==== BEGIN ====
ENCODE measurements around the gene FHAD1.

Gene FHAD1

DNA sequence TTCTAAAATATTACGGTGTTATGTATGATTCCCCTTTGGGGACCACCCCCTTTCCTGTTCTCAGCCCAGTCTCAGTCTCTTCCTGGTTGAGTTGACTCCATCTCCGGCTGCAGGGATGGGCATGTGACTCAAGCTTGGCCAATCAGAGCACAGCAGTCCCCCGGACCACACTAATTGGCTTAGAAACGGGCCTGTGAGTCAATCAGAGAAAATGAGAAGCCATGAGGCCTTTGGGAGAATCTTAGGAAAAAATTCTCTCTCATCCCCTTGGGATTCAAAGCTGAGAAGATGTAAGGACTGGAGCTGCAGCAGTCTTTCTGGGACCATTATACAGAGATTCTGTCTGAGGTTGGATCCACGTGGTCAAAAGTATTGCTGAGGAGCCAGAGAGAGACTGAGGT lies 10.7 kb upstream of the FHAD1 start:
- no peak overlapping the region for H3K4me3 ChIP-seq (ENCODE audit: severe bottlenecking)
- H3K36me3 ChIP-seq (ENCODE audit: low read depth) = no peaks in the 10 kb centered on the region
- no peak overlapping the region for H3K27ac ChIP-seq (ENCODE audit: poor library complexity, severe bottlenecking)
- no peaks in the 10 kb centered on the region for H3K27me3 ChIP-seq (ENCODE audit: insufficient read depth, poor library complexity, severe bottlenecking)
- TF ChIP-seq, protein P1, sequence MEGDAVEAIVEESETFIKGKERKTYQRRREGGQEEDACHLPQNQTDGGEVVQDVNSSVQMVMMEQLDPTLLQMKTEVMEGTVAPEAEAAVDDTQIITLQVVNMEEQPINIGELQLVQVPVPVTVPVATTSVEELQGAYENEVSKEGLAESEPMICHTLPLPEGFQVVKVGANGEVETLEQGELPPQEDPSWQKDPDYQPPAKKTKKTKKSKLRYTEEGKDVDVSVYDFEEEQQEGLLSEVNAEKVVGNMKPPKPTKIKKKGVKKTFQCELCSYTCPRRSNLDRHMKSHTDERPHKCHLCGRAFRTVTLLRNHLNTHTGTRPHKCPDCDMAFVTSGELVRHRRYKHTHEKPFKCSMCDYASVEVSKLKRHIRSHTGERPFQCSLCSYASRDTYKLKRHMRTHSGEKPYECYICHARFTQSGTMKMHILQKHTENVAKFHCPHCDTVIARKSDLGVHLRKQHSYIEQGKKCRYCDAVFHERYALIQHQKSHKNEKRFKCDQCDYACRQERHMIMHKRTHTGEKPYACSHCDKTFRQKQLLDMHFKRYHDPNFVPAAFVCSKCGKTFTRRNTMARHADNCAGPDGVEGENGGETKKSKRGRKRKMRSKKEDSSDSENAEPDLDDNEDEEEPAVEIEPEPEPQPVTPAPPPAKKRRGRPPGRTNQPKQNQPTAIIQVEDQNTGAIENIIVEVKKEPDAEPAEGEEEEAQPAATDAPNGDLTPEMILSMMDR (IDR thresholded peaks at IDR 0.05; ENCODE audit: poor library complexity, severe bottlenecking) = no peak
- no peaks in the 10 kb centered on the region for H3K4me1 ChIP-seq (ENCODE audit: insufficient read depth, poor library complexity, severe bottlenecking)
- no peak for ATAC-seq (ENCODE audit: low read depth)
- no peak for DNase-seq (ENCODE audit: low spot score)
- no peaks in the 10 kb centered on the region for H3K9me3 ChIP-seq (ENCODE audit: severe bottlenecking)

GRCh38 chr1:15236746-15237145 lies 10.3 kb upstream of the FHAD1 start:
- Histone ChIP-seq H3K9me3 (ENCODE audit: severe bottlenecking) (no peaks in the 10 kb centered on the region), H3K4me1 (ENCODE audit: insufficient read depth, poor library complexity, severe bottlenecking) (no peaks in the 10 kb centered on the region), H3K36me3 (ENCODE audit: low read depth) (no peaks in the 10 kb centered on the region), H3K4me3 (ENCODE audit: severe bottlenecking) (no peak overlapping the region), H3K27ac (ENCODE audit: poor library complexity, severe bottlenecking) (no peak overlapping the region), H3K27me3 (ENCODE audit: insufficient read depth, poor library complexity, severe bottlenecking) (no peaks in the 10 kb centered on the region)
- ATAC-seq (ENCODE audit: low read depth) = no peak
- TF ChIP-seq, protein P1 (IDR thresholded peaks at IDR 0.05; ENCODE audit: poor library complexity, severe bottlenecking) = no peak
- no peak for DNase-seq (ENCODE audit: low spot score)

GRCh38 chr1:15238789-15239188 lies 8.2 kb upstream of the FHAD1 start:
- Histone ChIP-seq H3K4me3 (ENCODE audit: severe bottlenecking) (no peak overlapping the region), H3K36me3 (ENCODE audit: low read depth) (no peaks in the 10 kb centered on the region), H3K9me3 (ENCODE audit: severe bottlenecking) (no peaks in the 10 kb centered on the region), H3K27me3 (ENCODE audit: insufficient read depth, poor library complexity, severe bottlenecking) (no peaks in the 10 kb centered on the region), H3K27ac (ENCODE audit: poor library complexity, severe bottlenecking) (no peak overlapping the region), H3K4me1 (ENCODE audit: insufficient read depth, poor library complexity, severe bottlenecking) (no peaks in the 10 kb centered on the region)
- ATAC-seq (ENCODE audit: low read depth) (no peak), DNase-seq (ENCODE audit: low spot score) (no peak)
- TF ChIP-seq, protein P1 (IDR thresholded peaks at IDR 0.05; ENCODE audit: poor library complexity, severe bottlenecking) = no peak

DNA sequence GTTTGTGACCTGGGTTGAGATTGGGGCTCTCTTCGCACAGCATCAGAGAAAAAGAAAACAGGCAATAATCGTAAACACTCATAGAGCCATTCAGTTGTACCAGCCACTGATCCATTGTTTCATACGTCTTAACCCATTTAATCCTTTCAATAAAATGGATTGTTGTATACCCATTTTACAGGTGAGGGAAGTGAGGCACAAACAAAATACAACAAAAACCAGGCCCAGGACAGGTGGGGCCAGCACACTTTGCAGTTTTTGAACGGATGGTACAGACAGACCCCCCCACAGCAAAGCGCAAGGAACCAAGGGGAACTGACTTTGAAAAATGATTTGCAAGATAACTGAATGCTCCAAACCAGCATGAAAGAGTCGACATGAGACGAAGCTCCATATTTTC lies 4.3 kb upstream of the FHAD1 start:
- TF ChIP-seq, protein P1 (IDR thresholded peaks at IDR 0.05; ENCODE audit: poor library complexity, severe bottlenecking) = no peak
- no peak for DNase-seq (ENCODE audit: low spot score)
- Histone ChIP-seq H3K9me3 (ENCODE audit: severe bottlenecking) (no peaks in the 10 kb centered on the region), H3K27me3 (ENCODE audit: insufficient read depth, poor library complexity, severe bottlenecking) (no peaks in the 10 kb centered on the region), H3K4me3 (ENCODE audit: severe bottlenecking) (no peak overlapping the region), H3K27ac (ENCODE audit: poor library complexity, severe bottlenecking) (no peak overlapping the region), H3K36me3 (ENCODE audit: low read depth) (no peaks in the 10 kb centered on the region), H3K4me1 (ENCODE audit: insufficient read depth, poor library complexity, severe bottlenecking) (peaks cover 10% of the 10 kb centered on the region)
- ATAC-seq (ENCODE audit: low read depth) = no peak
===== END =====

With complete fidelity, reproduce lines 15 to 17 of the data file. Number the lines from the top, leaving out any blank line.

- ATAC-seq (ENCODE audit: low read depth) = no peak
- TF ChIP-seq, protein P1 (IDR thresholded peaks at IDR 0.05; ENCODE audit: poor library complexity, severe bottlenecking) = no peak
- no peak for DNase-seq (ENCODE audit: low spot score)